First Ebola case diagnosed in US

By Shannon Jones
2 October 2014

The first person to be diagnosed with the deadly Ebola virus in the United States—a man from Liberia visiting family in Texas—is being treated at a hospital in Dallas. His condition is listed as serious but stable.

Ebola is a severe, often fatal illness that is transmitted from wild animals to humans. It can then spread between humans through the exchange of bodily fluids such as vomit, urine and blood. The disease is currently ravaging West Africa, where its spread has been accelerated by the widespread poverty and desperately inadequate health care systems in the former colonial countries in the region. The average Ebola survival rate in the current outbreak is only 50 percent, according to the World Health Organization.

Thomas Duncan arrived from Liberia 10 days ago to visit relatives in Texas. A resident of Monrovia, Liberia’s capital, Duncan worked as a driver for Safeway Cargo, the customs clearing agent for FedEx.

He reportedly had direct contact with a woman stricken with Ebola just four days before he departed for the US. He helped transport the woman to a hospital in a taxi after the family could not secure an ambulance. Tragically, the woman was turned away by the hospital, for lack of space, and died soon after.

Duncan was not ill during the flight from Africa and only later developed symptoms of the disease, which include high fever, vomiting and diarrhea.

Another person who came in close contact with Duncan is currently being monitored for symptoms. Several others who were potentially exposed are also being watched, including five school-age children. A nine-member team of federal health officials is overseeing the monitoring.

Despite attempts by the US media to create a sense of alarm, health care officials report the disease is not easily communicable. It can be transmitted only after symptoms develop, and then it can only be spread by direct contact with the bodily fluids of an infected individual.

Health care workers have tested negative for the disease but will also be closely monitored for the next 21 days, the time it can take for symptoms of Ebola to appear. Most people exhibit symptoms within eight to ten days of being exposed. People who were on the flight with Duncan weren’t at risk, health officials say, because at that point he was not symptomatic. He was checked for fever before he got on the plane.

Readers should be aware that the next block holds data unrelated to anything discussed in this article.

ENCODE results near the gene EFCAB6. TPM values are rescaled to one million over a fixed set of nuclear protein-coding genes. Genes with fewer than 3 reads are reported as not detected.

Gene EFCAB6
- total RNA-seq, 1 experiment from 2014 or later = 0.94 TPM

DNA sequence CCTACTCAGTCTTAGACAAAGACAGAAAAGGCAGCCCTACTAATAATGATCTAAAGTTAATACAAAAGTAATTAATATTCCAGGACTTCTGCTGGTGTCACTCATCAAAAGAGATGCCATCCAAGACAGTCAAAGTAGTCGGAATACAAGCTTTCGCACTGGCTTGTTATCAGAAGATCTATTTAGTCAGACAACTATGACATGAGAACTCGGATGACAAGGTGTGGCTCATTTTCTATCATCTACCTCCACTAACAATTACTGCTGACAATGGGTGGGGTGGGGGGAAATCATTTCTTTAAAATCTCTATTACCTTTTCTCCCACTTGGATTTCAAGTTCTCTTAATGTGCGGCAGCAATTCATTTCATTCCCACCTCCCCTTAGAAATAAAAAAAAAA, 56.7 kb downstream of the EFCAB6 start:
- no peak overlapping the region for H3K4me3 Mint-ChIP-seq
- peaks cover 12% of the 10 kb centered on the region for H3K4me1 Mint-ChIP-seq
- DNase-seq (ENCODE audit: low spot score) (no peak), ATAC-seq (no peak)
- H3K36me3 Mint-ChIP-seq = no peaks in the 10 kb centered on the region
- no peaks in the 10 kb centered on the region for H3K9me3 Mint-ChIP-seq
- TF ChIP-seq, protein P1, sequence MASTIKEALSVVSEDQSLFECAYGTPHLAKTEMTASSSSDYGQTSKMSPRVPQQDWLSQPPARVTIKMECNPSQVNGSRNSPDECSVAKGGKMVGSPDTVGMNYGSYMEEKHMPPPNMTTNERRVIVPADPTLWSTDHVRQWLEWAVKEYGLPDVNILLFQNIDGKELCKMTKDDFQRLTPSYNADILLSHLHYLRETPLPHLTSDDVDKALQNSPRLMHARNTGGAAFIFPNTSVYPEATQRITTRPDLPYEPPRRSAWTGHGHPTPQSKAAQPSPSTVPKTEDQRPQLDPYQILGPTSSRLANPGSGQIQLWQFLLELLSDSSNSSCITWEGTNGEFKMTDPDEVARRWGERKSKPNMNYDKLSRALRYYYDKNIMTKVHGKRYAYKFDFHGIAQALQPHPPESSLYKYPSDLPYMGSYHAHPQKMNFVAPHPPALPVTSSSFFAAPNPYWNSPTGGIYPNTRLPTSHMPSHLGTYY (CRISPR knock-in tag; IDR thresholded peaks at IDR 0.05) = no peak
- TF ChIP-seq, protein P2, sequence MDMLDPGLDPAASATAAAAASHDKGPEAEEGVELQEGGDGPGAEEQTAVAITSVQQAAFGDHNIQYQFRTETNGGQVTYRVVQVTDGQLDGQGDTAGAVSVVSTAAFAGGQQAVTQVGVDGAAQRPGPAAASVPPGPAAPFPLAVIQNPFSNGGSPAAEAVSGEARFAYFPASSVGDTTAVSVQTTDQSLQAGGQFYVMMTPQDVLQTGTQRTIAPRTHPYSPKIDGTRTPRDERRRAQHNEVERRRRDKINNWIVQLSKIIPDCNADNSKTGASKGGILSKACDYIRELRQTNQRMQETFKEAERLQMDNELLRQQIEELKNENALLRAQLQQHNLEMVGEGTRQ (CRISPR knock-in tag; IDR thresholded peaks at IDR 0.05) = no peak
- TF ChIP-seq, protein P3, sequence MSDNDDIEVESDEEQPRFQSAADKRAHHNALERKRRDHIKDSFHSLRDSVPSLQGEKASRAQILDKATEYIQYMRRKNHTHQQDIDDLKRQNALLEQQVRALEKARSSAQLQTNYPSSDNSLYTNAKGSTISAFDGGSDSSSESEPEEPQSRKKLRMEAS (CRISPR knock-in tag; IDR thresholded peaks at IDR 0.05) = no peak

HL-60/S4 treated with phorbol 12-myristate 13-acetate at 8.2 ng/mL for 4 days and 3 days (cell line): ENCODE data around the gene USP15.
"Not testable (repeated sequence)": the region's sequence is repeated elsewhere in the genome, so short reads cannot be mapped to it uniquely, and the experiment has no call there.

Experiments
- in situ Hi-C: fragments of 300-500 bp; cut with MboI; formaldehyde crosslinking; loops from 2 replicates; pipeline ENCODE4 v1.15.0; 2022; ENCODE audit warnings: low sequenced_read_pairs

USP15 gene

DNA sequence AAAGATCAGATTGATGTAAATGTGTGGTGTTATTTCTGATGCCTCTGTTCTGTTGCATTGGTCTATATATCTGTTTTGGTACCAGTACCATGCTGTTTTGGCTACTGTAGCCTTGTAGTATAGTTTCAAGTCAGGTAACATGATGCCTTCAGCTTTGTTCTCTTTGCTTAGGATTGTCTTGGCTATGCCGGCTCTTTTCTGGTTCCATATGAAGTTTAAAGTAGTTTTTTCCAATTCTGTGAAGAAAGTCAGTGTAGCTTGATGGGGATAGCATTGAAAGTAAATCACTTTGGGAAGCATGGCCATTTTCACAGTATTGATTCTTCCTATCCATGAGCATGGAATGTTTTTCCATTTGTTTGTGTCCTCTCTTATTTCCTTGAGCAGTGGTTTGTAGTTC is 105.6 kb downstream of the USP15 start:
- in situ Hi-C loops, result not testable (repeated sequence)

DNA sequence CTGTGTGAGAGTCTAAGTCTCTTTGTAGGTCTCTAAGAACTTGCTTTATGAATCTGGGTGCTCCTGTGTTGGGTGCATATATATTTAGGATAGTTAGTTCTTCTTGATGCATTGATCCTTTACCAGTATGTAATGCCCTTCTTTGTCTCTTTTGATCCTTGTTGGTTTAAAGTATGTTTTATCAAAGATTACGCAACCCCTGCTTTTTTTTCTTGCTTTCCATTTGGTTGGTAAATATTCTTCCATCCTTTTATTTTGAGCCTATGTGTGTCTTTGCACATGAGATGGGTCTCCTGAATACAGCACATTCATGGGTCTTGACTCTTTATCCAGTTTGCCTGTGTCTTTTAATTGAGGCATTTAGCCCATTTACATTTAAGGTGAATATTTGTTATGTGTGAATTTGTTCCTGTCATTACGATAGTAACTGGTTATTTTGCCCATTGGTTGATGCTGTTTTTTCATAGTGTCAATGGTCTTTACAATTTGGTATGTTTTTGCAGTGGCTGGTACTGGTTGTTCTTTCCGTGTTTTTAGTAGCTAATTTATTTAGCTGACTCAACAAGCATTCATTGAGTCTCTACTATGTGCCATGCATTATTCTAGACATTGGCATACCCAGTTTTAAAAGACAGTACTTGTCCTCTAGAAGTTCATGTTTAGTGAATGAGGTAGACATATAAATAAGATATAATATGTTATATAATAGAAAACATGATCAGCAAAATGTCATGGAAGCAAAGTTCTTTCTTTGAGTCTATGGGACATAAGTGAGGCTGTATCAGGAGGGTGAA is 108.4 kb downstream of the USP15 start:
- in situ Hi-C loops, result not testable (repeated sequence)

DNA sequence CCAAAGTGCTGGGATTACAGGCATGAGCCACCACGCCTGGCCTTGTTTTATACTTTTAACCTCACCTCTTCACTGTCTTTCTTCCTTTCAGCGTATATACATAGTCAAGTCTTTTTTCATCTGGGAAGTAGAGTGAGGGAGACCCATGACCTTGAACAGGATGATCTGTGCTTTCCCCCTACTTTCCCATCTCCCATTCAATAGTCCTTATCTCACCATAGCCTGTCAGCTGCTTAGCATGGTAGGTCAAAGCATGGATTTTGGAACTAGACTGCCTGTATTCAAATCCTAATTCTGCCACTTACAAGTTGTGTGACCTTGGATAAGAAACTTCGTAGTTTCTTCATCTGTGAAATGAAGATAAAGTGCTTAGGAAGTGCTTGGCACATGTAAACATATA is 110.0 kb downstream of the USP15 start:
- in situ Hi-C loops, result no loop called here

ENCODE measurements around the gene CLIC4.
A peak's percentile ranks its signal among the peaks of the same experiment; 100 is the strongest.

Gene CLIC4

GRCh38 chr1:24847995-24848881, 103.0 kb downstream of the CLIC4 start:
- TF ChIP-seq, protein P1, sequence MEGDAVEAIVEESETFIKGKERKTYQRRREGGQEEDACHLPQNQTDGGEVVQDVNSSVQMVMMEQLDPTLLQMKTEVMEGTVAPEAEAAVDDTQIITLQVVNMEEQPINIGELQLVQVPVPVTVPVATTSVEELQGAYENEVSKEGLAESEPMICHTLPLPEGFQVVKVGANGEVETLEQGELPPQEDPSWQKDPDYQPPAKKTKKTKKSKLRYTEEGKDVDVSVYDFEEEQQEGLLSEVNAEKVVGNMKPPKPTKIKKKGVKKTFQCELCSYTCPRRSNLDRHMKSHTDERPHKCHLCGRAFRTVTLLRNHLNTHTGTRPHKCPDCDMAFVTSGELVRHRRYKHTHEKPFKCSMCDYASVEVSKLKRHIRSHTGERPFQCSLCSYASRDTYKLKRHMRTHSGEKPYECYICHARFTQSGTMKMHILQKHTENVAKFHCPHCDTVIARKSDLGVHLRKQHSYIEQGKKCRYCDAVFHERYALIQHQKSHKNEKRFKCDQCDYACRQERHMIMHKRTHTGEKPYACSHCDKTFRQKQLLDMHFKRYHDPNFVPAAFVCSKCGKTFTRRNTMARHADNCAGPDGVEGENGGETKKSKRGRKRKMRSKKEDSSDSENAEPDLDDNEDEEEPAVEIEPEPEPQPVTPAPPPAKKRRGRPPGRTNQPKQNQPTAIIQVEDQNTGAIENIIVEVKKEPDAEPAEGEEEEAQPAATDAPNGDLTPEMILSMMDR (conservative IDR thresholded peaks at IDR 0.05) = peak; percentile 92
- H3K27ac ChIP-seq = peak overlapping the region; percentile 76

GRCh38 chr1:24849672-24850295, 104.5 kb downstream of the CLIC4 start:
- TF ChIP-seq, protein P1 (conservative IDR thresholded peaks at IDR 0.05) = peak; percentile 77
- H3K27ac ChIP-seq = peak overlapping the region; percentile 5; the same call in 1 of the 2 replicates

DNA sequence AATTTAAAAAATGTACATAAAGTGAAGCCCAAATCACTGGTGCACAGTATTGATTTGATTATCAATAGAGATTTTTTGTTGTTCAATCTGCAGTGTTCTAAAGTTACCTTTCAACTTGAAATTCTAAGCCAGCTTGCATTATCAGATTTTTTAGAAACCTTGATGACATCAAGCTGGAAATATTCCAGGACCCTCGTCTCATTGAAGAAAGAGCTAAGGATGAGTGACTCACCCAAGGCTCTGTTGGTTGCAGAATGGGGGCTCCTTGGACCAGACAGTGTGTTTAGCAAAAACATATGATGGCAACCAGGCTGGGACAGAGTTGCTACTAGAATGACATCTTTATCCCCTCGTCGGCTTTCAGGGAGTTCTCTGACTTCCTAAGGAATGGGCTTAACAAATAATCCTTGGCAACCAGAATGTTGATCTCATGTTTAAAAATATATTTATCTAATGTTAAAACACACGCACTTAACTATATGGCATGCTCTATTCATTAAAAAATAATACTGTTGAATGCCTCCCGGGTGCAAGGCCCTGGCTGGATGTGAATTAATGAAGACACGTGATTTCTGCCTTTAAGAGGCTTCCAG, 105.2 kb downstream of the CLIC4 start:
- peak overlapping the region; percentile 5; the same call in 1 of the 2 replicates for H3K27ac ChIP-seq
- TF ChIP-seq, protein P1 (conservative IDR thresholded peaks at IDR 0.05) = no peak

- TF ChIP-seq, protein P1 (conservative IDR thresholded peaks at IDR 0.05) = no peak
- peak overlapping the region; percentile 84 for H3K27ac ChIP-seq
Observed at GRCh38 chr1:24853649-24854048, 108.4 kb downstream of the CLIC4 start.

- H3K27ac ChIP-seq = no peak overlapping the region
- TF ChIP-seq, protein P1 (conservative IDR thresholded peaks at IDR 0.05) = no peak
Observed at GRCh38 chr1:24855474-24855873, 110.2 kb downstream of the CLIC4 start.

Tom Frieden, director of the Centers for Disease Control and Prevention (CDC), said the number of people in contact with Duncan was small and the agency would take measures to make sure that everyone potentially exposed to the disease was monitored. The CDC first announced the diagnosis on Tuesday; Frieden said he had briefed President Obama on the case.

Texas Health Presbyterian Hospital has been the subject of criticism for its decision to send Duncan home when he first sought medical attention. He was diagnosed with a low-grade viral disease and given antibiotics. The staff apparently did not suspect Ebola at the time since he wasn’t vomiting and didn’t have diarrhea. However, he reportedly told health care workers he had been in Liberia. When he returned to the hospital two days later, staff suspected Ebola and placed him in isolation.

Public health officials say for months they have been urging doctors and nurses to take a travel history of anyone showing up with symptoms resembling Ebola and be alert for the disease in anyone who had been in Liberia, Sierra Leone or Guinea, the scene of the recent outbreak.

Four other Ebola patients have been treated in the US over the course of the past two months. They contracted the disease in Africa and were placed immediately in hospital isolation. They all survived, and three have already been sent home from the hospital. A fifth person who was exposed to the disease in Sierra Leone is being monitored by the National Institutes of Health.

Texas Presbyterian already had a plan in place before the Duncan arrived to handle the disease. One week earlier, the hospital had held a meeting to discuss what to do in such a situation.

Duncan, however, will not receive the experimental anti-Ebola drug Zmapp because there is none left in stock in the US. The drug includes three man-made antibodies to the virus, which are grown in tobacco leaves and take months to produce. Despite the fact that the virus was discovered in 1976, there has been little research done in developing Ebola-fighting drugs, undoubtedly because of the high cost of research and the meager prospect of profitable return.

Health officials said it was only a matter of time before Ebola reached the United States.

The disease has already killed more than 3,000 people in West Africa this year. In response, there has been very limited aid from the United States and western European powers. Rather than provide resources to bolster the countries’ health care systems, the US Obama administration has ordered the deployment of troops to West Africa, primarily to bolster the unstable regimes in the region. Predictions are that the number infected could reach 1.4 million by January in the absence of any effective measures to control the disease.

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